Off the summit: Death Valley

At this time of the year there is a bit of a disconnect from life on the summit and the rest of California. As the first day of spring approaches, the summit is still deep in winter with 10-15 ft of snow still blanketing the area, while in the lowlands spring is beginning. Nowhere is this more true than in another area of extremes in California, Death Valley.

The contrast


Spring is the best time to visit the desert landscapes of Death Valley where summer temperatures are 120°+ and below freezing in the winter. In the two short temperate months of March and April the desert explodes with life and the rich desert geological palette is alive with the colors of desert wildflowers. There are over 1000 species of plants in Death Valley, 50 of which occur only in the area. After a several months of winter on the summit with the predominant color in the area being white, a visit to Death Valley is a great way to reset your optical color palette while enjoying the warm weather.

Click on map for an interactive Google map

Death Valley is located on the southeast edge of California and as you would expect for a isolated area, it is remote. Getting there is pretty much a long drive from everywhere. Going from the summit area is a great scenic drive down my favorite highway in California and the US, Highway 395. This scenic highway winds down the east side of the Sierras in California and will be the subject of more articles in the future on this blog. At Lone Pine take a left at the Death Valley turnoff and drive another 100 miles on highway 190 to the park. This route parrallels the route of the Badwater-Ultramarathon, billed as the “world’s toughest foot race”. Make sure your gas tank is full at Lone Pine because facilities are limited until you reach Death Valley. Coming in from the east through the desert is a great introduction to the beauty of the valley. Start looking for wildflowers if you’re traveling in the spring.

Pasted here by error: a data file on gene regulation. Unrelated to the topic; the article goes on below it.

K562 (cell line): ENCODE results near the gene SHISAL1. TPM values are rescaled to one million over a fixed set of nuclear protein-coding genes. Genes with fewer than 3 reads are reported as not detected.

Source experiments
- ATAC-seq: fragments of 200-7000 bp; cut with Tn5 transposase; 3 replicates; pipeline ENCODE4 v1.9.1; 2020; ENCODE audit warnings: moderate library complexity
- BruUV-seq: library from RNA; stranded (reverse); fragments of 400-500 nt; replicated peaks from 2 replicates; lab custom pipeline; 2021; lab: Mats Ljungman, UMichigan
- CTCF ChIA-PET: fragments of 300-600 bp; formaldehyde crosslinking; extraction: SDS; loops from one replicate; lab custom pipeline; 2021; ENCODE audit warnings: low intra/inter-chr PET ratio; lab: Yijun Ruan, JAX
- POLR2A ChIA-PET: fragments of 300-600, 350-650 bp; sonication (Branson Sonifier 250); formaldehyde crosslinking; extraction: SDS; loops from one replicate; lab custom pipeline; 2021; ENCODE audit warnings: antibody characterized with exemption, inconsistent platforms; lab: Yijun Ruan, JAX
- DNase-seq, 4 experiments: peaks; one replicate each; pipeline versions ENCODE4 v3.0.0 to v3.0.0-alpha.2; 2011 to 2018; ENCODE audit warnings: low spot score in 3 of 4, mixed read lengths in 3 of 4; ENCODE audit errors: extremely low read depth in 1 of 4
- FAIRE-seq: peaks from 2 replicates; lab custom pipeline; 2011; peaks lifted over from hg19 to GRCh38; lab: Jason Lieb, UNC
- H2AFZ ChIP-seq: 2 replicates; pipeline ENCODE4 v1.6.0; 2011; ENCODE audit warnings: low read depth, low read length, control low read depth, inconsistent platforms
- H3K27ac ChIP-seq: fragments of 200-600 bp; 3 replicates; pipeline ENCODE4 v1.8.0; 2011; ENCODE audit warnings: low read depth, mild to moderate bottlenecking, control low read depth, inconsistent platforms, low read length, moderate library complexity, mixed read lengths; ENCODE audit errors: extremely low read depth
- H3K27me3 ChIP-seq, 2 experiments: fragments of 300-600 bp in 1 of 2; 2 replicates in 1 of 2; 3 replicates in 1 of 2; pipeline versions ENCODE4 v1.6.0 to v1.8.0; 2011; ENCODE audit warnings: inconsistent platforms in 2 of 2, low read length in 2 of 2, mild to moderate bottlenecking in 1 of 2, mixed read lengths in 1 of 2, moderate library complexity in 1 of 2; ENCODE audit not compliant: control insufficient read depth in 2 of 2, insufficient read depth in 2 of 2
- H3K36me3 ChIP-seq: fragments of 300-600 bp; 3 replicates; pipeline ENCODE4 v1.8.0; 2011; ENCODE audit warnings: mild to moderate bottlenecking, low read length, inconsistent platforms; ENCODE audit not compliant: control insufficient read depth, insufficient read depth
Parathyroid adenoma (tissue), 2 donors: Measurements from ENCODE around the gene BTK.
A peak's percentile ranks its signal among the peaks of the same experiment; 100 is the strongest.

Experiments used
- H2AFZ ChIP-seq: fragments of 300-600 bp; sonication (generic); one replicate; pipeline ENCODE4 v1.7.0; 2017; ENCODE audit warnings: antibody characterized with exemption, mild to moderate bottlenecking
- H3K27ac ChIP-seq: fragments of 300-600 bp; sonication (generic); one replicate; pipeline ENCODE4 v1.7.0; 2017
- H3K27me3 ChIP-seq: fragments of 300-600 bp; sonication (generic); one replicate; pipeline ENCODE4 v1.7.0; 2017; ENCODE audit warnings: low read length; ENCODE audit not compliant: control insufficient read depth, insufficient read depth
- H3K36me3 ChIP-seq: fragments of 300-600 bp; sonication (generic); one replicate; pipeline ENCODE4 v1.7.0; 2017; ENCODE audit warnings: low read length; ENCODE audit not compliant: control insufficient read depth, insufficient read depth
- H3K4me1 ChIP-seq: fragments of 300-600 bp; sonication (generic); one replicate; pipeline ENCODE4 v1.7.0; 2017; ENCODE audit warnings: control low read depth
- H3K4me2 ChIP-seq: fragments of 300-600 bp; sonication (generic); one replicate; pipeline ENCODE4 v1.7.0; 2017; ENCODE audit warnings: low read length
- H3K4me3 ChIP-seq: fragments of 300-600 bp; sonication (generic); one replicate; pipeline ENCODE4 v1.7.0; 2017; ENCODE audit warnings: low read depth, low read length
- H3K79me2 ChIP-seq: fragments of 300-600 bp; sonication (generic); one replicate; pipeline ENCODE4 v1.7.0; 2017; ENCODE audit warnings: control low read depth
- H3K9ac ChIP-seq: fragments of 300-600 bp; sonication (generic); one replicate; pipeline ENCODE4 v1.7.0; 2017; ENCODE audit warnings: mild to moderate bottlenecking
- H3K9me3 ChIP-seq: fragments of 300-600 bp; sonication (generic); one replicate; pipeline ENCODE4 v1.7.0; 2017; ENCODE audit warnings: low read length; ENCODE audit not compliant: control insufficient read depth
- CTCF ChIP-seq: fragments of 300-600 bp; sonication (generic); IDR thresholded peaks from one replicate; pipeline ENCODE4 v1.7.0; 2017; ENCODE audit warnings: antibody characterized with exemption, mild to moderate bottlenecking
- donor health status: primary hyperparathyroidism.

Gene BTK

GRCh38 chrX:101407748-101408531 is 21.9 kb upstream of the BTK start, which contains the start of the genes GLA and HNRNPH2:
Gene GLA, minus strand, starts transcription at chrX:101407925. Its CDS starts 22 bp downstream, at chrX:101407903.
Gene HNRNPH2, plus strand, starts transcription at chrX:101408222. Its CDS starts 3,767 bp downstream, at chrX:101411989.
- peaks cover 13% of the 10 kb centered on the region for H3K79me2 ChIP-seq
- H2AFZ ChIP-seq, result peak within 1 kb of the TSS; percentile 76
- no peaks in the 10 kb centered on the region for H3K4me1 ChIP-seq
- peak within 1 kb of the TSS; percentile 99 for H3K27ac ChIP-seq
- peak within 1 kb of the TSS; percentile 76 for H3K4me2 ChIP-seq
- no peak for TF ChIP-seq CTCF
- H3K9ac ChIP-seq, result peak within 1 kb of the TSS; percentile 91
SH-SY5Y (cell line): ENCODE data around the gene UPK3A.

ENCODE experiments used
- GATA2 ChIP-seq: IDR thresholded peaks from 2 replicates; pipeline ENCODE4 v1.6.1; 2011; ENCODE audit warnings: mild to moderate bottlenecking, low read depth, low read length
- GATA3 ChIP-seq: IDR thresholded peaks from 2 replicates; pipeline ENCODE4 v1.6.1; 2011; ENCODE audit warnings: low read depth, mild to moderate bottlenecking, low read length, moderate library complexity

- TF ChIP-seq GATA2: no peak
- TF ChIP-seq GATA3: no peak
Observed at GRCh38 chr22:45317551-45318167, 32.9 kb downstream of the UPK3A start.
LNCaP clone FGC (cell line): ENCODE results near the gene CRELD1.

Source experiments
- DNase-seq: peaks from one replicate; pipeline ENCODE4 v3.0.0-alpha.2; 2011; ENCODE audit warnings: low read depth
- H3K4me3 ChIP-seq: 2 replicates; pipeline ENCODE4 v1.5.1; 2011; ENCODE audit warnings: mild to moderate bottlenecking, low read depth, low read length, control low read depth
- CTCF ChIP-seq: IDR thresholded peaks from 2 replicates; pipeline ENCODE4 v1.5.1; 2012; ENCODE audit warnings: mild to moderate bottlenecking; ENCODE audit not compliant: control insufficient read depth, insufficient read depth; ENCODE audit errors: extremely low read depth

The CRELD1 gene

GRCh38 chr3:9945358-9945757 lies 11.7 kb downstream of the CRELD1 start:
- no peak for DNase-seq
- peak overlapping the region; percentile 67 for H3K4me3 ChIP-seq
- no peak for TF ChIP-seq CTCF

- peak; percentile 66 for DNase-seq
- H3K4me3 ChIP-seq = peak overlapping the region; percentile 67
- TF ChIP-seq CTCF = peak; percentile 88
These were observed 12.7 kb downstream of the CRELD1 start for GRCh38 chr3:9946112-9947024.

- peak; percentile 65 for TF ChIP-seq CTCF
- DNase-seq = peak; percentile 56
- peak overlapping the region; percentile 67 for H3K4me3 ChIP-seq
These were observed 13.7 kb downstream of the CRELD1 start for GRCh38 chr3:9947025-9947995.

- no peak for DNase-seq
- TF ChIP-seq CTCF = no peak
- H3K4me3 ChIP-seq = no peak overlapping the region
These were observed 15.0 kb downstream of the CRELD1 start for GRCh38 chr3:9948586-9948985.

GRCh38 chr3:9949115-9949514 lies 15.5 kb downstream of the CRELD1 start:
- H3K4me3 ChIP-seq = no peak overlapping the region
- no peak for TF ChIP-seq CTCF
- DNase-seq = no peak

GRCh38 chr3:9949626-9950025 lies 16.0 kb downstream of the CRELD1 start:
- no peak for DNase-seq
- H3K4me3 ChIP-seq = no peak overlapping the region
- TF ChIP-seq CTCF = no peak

Where to Stay: There are two choices for accommodations at the park, campgrounds and hotel/resorts. The Furnace Creek and Stovepipe Wells campgrounds are the largest and most centrally located and cater primarily to RVs. These are desert campgrounds and pretty much resemble parking lots. There are also more remote sites with more primitive facilities scattered around the park. The hotel/resorts are also located at Furnace Creek and Stovepipe Wells.

Click on map for interactive map

What to See: There are many online guides to Death Valley that are very informative. The FAQ at the National Park service site is excellent. Here I will just list some of the sites I really find interesting and would consider must see.

  • Zabriske Point – This iconic spot is the ultimate desert landscape. Seeing it at sunrise and/or sunset is a must. The lighting changes all during the day so that it is good idea to visit it at different times of the day.
  • Artist’s Drive – For truly amazing natural desert colors this scenic drive is stunning. Again, visiting it at different times of the day can affect the colors you see.
  • Badwater – The lowest point in North America is just a place you want to put on your check list. As the 360° pano shows, this is a very desolate location.


  • Mesquite Flat Sand Dunes – Walking among these huge dunes will complete anyone’s desert experience. The 360° pano shown here was at a beautiful desert sunrise.


  • Salt Creek – This highly saline creek is the home of the Death Valley unique Pup fish. Definitely worth the walk.
  • Scotty’s Castle – An impressive building accomplishment at the north end of the valley it is worth seeing.
  • Ubehebe Crater – If you drive up to the north end of the valley this volcanic crater is even more impressive than Scotty’s Castle. In good wildflower years the black cinder gravel is carpeted with Sand Verbena.

There are many other sites to see, especially relating to the history of the valley. For the adventurous visitor I recommend a drive up Hwy 374 into Nevada to see the old silver mining ghost town of Rhyolite. While wildflowers are everywhere in the valley, the concentrations along Hwy 374 can be spectacular. And if you have a high clearance vehicle (preferrably with 4 WD if it is still wet) you might try the return dirt road down through Titus Canyon. This road is a picturesque drive through the Grapevine mountains that passes through Leadfield, another ghost “town” and the Titus Canyon which is an impressive slot through the mountains.

Titus Canyon road


So if you are living on the summit and need a break from winter or you abide anywhere else, a spring visit to Death Valley is a beautiful and rejuvenating experience that is highly recommended.

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One Response to Off the summit: Death Valley

  1. Seymour says:

    Reached your website through AOL. You know I am subscribing to your rss.

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